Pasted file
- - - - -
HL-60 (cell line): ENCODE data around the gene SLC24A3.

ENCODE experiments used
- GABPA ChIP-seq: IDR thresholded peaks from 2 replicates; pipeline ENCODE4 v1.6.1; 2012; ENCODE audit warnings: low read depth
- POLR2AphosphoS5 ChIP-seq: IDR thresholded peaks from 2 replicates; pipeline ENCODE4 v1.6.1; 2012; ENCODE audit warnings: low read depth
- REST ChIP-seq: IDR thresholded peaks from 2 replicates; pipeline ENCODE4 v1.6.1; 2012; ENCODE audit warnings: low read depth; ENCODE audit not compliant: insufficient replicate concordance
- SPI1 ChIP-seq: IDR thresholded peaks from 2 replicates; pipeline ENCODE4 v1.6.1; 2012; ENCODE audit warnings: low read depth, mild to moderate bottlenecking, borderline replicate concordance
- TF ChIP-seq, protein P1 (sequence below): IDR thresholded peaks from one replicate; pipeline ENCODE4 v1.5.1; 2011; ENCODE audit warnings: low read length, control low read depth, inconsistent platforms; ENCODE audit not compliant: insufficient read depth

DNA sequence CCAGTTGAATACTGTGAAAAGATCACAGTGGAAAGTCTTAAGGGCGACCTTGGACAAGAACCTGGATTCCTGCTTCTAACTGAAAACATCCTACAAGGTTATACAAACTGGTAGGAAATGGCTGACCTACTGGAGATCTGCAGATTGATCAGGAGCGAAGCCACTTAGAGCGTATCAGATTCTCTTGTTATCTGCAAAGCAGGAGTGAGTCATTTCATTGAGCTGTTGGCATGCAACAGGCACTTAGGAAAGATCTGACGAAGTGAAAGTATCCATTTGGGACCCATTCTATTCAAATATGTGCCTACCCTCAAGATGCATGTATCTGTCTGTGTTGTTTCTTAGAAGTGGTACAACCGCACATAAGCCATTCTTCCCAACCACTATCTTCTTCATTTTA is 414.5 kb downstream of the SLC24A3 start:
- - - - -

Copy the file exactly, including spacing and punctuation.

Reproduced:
HL-60 (cell line): ENCODE data around the gene SLC24A3.

ENCODE experiments used
- GABPA ChIP-seq: IDR thresholded peaks from 2 replicates; pipeline ENCODE4 v1.6.1; 2012; ENCODE audit warnings: low read depth
- POLR2AphosphoS5 ChIP-seq: IDR thresholded peaks from 2 replicates; pipeline ENCODE4 v1.6.1; 2012; ENCODE audit warnings: low read depth
- REST ChIP-seq: IDR thresholded peaks from 2 replicates; pipeline ENCODE4 v1.6.1; 2012; ENCODE audit warnings: low read depth; ENCODE audit not compliant: insufficient replicate concordance
- SPI1 ChIP-seq: IDR thresholded peaks from 2 replicates; pipeline ENCODE4 v1.6.1; 2012; ENCODE audit warnings: low read depth, mild to moderate bottlenecking, borderline replicate concordance
- TF ChIP-seq, protein P1 (sequence below): IDR thresholded peaks from one replicate; pipeline ENCODE4 v1.5.1; 2011; ENCODE audit warnings: low read length, control low read depth, inconsistent platforms; ENCODE audit not compliant: insufficient read depth

DNA sequence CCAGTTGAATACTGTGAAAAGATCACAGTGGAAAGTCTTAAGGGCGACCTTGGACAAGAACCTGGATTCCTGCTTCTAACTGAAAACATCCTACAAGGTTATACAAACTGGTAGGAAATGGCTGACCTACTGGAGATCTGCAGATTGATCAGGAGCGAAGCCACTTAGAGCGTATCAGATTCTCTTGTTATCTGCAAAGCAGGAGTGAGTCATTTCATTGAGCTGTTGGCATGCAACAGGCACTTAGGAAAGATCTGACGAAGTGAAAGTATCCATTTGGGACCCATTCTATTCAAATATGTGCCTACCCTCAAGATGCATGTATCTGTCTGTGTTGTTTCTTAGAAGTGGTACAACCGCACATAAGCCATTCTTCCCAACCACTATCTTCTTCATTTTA is 414.5 kb downstream of the SLC24A3 start: